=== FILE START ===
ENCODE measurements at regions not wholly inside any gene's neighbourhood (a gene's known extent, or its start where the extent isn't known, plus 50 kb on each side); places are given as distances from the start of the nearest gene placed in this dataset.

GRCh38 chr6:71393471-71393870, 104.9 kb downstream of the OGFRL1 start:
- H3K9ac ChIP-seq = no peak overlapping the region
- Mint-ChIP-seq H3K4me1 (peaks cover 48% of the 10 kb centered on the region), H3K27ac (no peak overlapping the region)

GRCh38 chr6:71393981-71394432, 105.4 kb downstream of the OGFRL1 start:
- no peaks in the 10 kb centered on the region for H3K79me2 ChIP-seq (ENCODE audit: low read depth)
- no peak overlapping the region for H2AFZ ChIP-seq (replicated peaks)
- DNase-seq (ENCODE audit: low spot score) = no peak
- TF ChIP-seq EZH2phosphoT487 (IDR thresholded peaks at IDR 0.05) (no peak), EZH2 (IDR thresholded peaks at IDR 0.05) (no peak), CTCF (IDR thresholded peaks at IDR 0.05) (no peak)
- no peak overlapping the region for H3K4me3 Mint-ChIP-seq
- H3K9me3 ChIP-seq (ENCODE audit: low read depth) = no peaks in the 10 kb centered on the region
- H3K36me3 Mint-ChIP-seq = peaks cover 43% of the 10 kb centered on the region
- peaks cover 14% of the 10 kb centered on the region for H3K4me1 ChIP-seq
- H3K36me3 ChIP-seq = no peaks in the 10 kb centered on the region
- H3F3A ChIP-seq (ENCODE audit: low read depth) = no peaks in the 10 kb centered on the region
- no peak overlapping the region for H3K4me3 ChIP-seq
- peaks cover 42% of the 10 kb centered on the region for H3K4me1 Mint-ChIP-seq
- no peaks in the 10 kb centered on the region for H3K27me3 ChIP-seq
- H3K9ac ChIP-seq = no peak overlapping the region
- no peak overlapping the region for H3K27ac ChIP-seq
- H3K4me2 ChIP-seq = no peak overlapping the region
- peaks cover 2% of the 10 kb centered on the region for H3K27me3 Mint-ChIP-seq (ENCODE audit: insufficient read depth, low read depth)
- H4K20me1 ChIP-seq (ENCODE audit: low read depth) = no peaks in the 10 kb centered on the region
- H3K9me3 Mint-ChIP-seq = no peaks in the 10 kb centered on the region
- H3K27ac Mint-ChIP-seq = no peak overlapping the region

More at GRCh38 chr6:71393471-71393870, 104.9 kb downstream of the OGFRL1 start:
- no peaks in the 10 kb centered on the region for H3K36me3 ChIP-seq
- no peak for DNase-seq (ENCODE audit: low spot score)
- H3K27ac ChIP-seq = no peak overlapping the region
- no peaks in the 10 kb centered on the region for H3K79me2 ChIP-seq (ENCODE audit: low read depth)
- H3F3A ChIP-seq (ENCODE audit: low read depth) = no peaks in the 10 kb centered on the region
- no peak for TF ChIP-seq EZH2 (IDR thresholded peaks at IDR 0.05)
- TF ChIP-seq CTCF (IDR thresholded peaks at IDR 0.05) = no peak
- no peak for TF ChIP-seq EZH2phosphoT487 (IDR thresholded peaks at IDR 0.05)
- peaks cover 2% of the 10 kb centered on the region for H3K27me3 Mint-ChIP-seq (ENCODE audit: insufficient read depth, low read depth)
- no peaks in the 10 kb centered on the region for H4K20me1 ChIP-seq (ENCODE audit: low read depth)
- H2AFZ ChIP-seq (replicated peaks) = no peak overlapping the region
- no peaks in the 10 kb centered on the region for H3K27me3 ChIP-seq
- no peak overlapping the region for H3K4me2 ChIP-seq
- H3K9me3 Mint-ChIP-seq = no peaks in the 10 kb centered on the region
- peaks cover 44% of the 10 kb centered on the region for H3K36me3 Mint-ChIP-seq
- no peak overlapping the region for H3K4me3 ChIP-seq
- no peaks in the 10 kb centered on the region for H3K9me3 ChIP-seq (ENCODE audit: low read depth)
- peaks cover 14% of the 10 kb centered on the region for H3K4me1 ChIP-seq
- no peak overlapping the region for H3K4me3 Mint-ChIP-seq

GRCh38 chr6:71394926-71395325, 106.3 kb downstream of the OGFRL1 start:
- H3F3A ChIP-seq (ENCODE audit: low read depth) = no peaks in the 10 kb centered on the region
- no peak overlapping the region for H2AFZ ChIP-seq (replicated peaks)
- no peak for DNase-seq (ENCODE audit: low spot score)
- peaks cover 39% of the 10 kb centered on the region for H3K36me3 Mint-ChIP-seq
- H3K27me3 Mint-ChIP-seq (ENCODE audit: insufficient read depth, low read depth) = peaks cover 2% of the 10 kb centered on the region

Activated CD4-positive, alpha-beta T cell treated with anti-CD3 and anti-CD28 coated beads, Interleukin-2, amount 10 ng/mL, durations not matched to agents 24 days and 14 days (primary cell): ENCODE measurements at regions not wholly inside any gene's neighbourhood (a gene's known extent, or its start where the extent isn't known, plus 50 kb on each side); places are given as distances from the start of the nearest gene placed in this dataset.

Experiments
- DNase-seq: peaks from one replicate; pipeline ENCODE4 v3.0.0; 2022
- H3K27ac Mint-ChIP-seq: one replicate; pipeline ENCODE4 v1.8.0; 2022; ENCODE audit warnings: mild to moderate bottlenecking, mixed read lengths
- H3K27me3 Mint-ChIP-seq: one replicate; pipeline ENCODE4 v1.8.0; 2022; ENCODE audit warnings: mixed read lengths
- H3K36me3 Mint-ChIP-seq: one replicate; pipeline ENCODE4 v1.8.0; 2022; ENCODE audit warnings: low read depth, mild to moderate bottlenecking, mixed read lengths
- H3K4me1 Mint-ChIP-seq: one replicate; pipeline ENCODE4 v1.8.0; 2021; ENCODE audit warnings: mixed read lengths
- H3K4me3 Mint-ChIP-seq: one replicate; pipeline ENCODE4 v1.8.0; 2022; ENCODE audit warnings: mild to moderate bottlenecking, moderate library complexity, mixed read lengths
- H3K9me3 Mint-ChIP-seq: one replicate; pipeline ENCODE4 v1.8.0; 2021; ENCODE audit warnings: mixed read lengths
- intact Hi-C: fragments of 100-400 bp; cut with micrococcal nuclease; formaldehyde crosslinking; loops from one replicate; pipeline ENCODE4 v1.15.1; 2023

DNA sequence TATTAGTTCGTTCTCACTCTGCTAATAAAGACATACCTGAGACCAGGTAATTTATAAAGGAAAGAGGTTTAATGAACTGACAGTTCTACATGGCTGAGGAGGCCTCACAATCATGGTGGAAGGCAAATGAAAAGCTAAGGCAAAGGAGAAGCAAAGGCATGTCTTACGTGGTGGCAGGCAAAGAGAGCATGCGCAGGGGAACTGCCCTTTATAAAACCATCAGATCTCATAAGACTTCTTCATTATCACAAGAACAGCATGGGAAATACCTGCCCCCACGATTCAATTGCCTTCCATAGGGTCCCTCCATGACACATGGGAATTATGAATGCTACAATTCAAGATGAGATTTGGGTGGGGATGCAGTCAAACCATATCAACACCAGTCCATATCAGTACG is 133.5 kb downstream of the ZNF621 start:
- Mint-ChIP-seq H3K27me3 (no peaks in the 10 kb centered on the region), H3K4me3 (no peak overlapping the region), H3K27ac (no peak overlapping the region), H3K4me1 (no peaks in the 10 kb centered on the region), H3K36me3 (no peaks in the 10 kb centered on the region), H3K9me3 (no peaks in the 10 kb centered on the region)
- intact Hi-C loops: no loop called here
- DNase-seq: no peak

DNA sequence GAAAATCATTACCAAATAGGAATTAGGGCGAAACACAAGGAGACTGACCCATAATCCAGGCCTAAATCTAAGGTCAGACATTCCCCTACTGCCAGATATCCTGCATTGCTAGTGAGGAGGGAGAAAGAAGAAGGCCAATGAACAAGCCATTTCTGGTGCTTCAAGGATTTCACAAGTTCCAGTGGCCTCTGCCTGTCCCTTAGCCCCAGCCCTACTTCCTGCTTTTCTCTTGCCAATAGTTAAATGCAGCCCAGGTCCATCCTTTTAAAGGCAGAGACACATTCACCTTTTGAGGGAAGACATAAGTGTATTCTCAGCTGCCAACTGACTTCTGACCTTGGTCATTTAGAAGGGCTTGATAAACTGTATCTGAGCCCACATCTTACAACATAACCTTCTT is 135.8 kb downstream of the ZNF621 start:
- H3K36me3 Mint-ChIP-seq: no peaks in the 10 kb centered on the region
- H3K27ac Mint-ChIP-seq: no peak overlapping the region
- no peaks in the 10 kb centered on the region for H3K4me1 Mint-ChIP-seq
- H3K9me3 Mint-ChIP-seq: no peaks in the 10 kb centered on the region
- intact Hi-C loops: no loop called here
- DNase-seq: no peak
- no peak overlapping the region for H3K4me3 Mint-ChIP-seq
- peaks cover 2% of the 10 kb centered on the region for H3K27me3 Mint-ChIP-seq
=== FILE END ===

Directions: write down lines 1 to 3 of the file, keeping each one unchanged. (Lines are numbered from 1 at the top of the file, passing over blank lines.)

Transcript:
ENCODE measurements at regions not wholly inside any gene's neighbourhood (a gene's known extent, or its start where the extent isn't known, plus 50 kb on each side); places are given as distances from the start of the nearest gene placed in this dataset.

GRCh38 chr6:71393471-71393870, 104.9 kb downstream of the OGFRL1 start:
- H3K9ac ChIP-seq = no peak overlapping the region